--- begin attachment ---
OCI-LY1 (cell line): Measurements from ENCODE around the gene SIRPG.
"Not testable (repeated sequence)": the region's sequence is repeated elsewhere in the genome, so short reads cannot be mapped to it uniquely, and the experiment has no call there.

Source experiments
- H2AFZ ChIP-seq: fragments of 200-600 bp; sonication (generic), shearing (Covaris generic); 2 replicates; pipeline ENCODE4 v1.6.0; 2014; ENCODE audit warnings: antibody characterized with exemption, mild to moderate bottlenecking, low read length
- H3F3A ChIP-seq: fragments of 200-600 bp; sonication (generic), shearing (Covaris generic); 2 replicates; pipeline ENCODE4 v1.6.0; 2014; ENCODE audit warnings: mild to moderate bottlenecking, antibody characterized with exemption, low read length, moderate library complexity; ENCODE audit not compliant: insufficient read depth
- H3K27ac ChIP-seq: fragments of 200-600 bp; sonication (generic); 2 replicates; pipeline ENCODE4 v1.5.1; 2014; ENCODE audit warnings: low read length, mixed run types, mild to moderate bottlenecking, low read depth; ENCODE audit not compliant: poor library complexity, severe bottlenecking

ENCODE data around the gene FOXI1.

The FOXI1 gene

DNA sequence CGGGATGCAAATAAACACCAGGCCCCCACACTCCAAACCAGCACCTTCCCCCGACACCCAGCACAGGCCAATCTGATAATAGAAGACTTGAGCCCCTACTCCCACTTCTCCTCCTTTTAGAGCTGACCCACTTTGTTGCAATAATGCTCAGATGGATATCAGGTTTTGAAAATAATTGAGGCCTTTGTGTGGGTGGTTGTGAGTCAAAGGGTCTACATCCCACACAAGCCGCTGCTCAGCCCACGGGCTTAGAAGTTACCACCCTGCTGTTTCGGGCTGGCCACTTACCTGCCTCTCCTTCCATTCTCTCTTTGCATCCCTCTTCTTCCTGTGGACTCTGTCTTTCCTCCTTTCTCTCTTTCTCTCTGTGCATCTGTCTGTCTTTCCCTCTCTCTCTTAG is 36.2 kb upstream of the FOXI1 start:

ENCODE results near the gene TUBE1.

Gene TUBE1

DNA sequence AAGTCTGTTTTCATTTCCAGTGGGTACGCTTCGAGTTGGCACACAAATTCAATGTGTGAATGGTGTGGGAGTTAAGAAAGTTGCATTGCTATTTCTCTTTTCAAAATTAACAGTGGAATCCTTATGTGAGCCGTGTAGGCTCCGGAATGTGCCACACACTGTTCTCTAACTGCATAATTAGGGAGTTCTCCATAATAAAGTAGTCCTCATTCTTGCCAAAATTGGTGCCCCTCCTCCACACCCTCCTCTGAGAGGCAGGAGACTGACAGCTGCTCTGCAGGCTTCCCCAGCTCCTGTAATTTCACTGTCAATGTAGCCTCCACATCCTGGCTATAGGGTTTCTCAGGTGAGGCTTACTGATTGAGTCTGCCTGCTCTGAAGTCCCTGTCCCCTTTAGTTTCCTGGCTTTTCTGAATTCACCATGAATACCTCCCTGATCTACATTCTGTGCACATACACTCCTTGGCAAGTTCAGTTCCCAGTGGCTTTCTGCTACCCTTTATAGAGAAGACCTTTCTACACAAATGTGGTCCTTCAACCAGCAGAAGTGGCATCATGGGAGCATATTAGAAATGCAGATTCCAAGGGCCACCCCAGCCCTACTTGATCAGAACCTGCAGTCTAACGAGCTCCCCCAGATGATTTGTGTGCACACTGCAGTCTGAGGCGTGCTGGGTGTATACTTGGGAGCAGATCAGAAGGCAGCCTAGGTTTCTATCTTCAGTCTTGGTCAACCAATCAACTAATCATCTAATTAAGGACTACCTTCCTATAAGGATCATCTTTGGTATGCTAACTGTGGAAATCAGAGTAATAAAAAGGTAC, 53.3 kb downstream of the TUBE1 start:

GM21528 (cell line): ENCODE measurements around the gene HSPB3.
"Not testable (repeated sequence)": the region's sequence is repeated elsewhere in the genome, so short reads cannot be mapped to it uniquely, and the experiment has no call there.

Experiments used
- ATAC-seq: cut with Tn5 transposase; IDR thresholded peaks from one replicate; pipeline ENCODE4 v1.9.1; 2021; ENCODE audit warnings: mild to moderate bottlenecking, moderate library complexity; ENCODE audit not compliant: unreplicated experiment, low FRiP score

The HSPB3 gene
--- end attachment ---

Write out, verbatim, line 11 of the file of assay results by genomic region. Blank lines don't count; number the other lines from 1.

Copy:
Gene TUBE1